Sounding like a broken record, all I can say in regard to the Gunflint weather is winter remains ugly. To say the least, “border country normal” has seemingly taken a step backward with temps some 15 to 20 degrees above what the average might be, come week two of December.
As forecasters paint a continuing picture of a non-winter for these parts, the view is becoming dimmer with each passing day. One has to feel for those folks whose livelihood includes an ice and snow business component. What we are going through will have devastating economic impact if the atmosphere doesn’t belly-up with some cold and snow.
To take things a step further, thinking ahead to next summer, our wilderness territory could face some sad commentary. There will be reduced snow melt in the watershed to refill many already depleted lakes and underground aquifers. And as moisture is just not reaching the northland, there’s potential for a dry forest landscape with an ever-waiting fuel load. Our wildfire danger could be haunting.
Besides these troublesome moisture inadequacies, if hard freezing doesn’t occur, the billions of flying, gnawing and biting pests that often give up a goodly portion of their population to bitter temps will no doubt be beyond tolerable. In general, many usual natural occurrences are, and will be, turned upside down.
For many living out this way, our early “getting ready for winter chores” could have easily been delayed, if not avoided totally. One positive is the fuel needed to keep us warm is being saved, allowing us easier home heating bills. On the other hand, suppliers will no doubt raise the rates to offset their sales loss to protect their “bottom line.’’ Somehow, the consumers just can’t get a break in our capitalistic reasoning.
In spite of the seasonal weather gloom to this point, people of the Gunflint Community are busy making the season bright. One shining example in our territory is the twinkling, lonesome pine along the Trail at the west end of Birch Lake.
Whereas most American metropolises have their usual holiday lighting experience among thousands, if not millions of cheering people, we woodsy folks are quietly blessed with our remote sparkling sentinel in the midst of a zillion, quiet coniferous cousins. A big thanks to Daryl P. and any others who made it happen. We Gunflinter's notice and appreciate your offering of holiday cheer.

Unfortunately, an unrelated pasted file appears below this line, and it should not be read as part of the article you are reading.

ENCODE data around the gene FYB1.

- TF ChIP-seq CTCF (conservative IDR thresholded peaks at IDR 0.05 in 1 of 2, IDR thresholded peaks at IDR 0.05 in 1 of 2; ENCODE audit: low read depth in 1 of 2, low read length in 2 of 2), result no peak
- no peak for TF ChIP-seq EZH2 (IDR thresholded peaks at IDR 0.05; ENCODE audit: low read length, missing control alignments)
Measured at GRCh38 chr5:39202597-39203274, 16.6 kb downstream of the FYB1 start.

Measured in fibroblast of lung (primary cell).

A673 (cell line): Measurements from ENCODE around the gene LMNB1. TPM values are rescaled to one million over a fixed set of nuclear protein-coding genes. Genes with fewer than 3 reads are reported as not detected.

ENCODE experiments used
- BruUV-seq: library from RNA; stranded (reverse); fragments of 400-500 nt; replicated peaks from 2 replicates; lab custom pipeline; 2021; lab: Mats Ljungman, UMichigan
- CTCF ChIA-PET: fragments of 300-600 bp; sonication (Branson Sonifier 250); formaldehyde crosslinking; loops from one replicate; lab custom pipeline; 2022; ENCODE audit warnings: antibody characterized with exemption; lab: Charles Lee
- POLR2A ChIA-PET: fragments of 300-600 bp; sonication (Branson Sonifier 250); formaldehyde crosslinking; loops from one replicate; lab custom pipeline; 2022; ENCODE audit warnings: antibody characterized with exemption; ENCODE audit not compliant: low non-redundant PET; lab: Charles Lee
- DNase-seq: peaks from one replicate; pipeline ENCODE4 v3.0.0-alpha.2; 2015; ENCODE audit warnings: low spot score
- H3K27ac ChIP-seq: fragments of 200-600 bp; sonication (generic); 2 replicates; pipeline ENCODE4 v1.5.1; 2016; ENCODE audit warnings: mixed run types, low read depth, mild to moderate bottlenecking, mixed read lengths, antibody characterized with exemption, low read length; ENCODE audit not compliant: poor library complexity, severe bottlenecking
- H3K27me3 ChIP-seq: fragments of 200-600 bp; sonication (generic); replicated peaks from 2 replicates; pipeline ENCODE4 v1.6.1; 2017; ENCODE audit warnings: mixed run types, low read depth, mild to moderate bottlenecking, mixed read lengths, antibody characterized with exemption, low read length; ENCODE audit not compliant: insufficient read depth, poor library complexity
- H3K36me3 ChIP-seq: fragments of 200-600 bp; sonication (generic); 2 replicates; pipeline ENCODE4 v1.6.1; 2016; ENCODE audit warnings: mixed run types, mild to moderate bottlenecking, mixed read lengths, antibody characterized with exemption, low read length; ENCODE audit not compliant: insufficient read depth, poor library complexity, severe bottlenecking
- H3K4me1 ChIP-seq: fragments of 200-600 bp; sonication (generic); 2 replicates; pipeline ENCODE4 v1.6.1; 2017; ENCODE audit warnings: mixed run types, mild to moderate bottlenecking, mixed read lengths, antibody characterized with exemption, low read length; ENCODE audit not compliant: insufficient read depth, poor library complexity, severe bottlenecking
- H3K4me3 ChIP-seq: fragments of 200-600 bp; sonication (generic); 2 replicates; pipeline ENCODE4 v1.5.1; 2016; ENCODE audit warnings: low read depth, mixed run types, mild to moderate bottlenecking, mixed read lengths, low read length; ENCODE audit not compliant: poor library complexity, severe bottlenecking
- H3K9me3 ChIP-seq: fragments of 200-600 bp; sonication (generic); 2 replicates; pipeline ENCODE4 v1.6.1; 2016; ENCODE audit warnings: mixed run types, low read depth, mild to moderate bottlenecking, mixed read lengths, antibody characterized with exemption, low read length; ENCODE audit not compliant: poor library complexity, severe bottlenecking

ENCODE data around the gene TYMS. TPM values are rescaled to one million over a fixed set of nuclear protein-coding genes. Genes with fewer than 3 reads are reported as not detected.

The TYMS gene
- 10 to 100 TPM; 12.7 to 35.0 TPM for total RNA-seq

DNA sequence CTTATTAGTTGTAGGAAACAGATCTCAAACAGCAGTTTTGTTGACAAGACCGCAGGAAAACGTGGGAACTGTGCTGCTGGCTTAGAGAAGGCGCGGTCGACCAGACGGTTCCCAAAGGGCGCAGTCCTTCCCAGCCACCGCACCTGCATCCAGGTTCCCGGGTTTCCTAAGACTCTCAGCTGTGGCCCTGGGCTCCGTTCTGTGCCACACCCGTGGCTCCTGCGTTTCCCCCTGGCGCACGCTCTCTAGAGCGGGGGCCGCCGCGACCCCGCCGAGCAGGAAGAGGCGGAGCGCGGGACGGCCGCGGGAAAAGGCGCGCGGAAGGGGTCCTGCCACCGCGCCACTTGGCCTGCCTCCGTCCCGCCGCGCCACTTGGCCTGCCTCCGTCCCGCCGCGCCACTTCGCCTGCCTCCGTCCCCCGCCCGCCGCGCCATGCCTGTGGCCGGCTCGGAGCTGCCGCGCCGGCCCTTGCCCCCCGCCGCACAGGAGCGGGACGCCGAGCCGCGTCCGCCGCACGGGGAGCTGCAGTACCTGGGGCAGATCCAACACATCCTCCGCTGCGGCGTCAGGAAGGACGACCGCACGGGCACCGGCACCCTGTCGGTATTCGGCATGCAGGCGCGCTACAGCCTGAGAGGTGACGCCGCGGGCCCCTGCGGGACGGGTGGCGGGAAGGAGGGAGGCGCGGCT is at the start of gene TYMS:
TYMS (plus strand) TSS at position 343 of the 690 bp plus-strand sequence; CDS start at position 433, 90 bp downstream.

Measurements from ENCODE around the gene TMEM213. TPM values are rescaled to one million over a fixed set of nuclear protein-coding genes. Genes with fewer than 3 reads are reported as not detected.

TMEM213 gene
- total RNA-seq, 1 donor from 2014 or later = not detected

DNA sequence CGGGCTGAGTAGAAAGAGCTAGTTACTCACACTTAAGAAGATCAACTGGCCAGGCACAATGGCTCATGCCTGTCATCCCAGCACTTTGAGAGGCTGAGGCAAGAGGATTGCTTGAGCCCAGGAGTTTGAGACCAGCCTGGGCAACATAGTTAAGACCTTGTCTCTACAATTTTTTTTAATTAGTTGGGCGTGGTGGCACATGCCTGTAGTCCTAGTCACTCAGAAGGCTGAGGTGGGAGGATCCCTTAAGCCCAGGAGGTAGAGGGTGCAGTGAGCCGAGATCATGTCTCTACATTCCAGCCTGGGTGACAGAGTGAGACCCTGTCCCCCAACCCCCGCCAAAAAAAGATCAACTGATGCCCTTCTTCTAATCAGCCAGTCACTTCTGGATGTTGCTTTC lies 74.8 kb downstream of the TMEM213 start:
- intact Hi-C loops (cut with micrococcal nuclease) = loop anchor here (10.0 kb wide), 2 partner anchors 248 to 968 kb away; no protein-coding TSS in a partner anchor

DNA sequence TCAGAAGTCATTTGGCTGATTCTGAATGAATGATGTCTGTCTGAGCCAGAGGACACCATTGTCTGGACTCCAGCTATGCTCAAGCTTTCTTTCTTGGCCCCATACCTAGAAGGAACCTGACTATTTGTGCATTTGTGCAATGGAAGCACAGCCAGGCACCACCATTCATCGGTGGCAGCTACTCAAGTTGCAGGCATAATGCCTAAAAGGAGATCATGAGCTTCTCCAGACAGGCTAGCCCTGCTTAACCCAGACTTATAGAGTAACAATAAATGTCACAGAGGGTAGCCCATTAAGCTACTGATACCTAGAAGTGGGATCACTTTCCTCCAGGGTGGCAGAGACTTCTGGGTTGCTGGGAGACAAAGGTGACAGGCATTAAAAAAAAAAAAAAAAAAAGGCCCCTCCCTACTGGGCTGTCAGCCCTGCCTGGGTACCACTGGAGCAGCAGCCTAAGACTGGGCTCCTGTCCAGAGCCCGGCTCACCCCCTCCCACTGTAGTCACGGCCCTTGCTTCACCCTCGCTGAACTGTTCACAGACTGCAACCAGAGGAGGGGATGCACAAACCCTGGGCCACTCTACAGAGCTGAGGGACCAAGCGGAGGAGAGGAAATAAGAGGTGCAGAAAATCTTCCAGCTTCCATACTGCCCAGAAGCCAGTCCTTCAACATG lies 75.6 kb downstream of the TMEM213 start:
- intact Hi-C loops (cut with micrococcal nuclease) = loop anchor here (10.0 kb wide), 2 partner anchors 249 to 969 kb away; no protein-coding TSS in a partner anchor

And by the way, for you readers and listeners not in the know, this lighting experience doesn’t come by just plugging it into the nearest socket. This tree requires daily battery exchange and charging, and is forever green, no recycling needed, just add more lights as it grows skyward.
A further moment of cheer was shared this past Saturday at a festive open house in the mid-Trail area. A full house of Gunflint friends and neighbors gathered to enjoy a late afternoon of visiting and munching at the Schaap Community Center. Big thanks to the Trail Volunteer Fire department for organizing this, their second annual get together.
Yet another winter function has added glow to the rapidly approaching birthday of all birthday celebrations. The Borealis Chorale and Orchestra performed their longstanding tradition of holiday spirit for two full houses last Sunday and Monday evenings in Grand Marais at the Bethlehem Lutheran Church. A few of our upper Trail neighbors were included in the ninety person choir and 20-piece instrumental ensemble. Congratulations and thanks to all for another awesome concert.
The roaming coyote mentioned last week has been seen again in the neighborhood so the wolves haven’t got it yet. I’m betting it will meet its “Waterloo” soon, as the wolves are hungry, with few, if any venison opportunities.
And speaking of those whitetails, they are going to be more difficult challenges for their predator adversaries with bare ground readily available, thus allowing easier “sprint for life” pathways. For sure, it seems certain a severe winter may not be an issue for them in 2015-16.
This is Fred Smith, on the Trail, at Wildersmith. Let it snow, let it snow, let it snow!
(Photo courtesy of Tal Viinika on Flickr)